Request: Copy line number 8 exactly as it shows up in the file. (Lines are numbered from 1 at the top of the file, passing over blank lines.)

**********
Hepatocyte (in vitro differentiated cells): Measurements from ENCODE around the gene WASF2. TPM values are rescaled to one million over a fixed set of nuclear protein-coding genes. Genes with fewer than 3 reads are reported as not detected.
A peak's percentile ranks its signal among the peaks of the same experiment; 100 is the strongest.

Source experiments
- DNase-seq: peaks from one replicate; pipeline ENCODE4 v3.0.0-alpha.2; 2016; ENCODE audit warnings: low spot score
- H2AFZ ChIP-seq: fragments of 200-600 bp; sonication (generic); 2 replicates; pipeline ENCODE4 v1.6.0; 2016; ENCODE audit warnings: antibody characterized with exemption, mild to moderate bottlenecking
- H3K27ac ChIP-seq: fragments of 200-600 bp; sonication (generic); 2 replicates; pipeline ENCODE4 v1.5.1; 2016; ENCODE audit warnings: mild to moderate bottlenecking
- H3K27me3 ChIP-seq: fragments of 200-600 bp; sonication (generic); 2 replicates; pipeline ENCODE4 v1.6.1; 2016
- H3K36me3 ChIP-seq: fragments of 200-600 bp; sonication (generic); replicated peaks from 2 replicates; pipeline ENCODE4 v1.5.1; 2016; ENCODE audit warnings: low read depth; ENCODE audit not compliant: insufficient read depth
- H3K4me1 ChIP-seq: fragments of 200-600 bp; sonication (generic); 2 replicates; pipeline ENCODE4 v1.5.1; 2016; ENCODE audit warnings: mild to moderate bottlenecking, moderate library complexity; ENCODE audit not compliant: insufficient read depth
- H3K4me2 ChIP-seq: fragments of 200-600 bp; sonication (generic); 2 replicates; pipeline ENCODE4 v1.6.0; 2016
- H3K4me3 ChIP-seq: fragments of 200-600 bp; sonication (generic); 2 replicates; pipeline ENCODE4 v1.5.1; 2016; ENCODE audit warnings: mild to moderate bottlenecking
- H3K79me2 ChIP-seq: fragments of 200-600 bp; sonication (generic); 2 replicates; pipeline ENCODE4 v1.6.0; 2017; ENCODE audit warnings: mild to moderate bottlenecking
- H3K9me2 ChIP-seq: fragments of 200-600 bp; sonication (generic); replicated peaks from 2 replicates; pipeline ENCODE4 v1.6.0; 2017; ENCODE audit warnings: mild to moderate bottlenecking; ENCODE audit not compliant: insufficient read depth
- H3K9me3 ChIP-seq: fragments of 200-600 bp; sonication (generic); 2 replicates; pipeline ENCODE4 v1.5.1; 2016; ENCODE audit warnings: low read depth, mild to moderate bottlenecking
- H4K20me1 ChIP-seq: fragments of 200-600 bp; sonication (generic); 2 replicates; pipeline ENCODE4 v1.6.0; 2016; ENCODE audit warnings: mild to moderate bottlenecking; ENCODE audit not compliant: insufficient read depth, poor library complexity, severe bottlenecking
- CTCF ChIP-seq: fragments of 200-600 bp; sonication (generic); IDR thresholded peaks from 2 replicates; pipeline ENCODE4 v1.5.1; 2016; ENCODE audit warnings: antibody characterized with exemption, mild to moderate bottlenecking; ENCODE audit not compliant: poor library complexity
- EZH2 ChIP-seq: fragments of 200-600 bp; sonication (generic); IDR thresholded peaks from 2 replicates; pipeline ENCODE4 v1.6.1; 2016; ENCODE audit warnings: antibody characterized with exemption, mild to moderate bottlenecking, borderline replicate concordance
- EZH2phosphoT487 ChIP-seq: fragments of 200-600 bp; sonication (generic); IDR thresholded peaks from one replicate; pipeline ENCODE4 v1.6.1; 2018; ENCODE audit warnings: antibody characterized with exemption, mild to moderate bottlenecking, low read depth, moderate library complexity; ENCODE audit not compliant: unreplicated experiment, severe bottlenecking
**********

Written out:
- H3K36me3 ChIP-seq: fragments of 200-600 bp; sonication (generic); replicated peaks from 2 replicates; pipeline ENCODE4 v1.5.1; 2016; ENCODE audit warnings: low read depth; ENCODE audit not compliant: insufficient read depth